The film delivers another tour-de-force shot when Otilia reluctantly visits her boyfriend's family for a birthday party. In a single shot running over seven minutes, an understandably frazzled Otilia looks entirely alone at thecrowded dinner table, the tension ratcheting up with each passing second and soaring to near unbearable levels when we hear a phone ringing off-screen. It might be the still-recuperating Gabi calling for help, but Otilia cannot move to answer it and, perhaps at that particular moment, doesn't really want to.

Mungiu paints a convincing portrait of a corrupt surveillance state where the black market is not only an open secret, but operates more efficiently than the official bureaucracy. You can buy prohibited American cigarettes from virtually anyone, but you can't check into or leave even a no-star hotel without having your ID scrutinized. Trust is in short supply in Ceausescu's Romania, which makes Gabi all the luckier to have a true-blue friend like Otilia.

“4 Months, 3 Weeks, and 2 Days” hit the festival circuit just after fellow Romanian director Cristi Puiu's bleak-comedy “The Death of Mr. Lazarescu” (2005) wowed global audiences, and it won the Palme d'Or at the 2007 Cannes Festival. Its success prompted a full-blown critical frenzy over the emergence of the so-called Romanian New Wave. The very existence of a “new wave” was debated from the instant it was first dubbed – do a handful of directors constitute a wave and should they be lumped together simply because they're all from the same country and of roughly the same age? 

A little more than a decade later, all we can say for sure it that Romania has produced more than its share of great films, and that Mungiu was no flash-in-the-pan, having directed several well-regarded movies since, most recently “Graduation”, also part of the Criterion Collection. None of them have been quite as nerve-racking as "4 Months..." but it's difficult to think of any film released since then that could clear such a high bar.



Video:
The film is presented in its original 2.35:1 aspect ratio. The image detail is sharp, and the rather drab color palette is faithfully rendered. This isn't a film that's meant to look beautiful, but this 1080p transfer is strong.

Audio:
The DTS-HD Master Audio 5.1 surround track isn't called on to do much. There's almost no music, and the sound design is spartan, but the audio is crisp and distortion-free. Optional English subtitles support the Romanian audio.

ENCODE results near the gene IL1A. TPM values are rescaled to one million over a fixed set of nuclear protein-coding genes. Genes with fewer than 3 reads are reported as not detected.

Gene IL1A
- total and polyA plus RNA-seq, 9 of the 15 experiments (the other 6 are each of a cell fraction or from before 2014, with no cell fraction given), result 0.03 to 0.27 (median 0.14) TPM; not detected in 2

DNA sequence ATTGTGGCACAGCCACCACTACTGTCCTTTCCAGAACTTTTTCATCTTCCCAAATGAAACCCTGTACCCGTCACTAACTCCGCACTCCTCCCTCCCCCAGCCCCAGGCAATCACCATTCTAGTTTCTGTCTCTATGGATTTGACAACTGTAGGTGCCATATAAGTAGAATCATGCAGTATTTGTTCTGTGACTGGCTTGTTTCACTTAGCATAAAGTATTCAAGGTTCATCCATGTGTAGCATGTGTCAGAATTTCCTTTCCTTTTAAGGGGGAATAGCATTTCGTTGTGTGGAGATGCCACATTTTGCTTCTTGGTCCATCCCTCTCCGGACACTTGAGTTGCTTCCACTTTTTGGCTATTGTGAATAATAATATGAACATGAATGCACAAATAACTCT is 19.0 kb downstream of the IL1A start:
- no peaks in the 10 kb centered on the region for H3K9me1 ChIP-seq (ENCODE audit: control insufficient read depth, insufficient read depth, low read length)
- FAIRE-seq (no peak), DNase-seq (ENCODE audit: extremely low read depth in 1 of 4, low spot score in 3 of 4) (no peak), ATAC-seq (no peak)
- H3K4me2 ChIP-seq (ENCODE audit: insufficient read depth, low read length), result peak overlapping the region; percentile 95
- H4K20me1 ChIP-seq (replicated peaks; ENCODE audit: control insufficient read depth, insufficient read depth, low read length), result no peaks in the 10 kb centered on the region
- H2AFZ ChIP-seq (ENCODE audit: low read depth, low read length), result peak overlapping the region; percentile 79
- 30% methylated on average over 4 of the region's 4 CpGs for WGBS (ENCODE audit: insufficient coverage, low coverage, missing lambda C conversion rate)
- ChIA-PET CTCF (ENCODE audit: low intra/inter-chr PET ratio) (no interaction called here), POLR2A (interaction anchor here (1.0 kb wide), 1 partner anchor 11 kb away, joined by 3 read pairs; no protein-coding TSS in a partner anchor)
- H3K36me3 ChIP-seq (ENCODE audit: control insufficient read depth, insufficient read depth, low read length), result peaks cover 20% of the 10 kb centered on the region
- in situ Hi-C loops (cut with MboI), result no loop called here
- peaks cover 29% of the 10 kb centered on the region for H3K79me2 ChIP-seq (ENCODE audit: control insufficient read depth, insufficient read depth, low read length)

Extras:
Criterion has included an array of extras with this Blu-ray release.

First up is a 2016 interview with Mungiu (37 min.) in which he provides more historical context about late-'80s Romania and talks about the challenges and advantages of using many long takes, especially knowing there will be minimal post-production editing.

In another 2016 interview (24 min.), film critic Jay Weissberg talks both about the film and the broader Romanian New Wave movement.

Criterion has also included the entire press conference (44 min.) for the film from the 2007 Cannes Film Festival. The panel includes Mungiu and most of the cast.

We also get a 2007 documentary titled “The Romanian Tour.” The feature explains that there are few film theaters in Romania, so a tour was arranged for the film to be shown in various non-traditional venues. This documentary showcases both the people who conducted the tour (most of whom are German) as well as feedback from Romanian audience members, many of whom were seeing their first film in a theater in many years.

The disc also includes three Alternate/Deleted Scenes, running 13 minutes total, as well as a Theatrical Trailer (2 min.)

The slim fold-out insert booklet features an excellent essay by critic Ella Taylor.

Final Thoughts:
I can't believe it's been more than ten years since “4 Months, 3 Weeks, and 2 Days” was the talk of the festival circuit. I actually have a flashbulb memory of the first time I watched this remarkable movie. Criterion has provided a strong transfer and a solid collection of extra to supplement their release of one of the landmark films of the 21st century.

Tuesday, January 15, 2019

24 Frames



24 FRAMES (Kiarostami, 2017)
Criterion Collection, Blu-ray, Release Date Jan 8, 2019
Review by Christopher S. Long

As the late, way-beyond-great Abbas Kiarostami's final film, “24 Frames” (2017) can't help but stir up conflicting feelings. The posthumous release of the Iranian master's last feature partially fills the void left by his 2016 death from cancer, but however beautiful the movie is, it is also, as a title card shown in the film's final segment reminds us, the end.

“24 Frames” was a multi-year labor of love for Kiarostami, who was still editing the project on a laptop from his hospital bed. The film's structuring conceit is a deceptively simple one. A still image shows only a frozen split-second of time, but this only invites the viewer to speculate about the image. Where did it come from, and what happened next? Working with visual-effects artist Ali Kamali, Kiarostami begins with 24 still pictures and constructs a four-and-half minute film around each, imagining the events immediately preceding and/or following the still scene.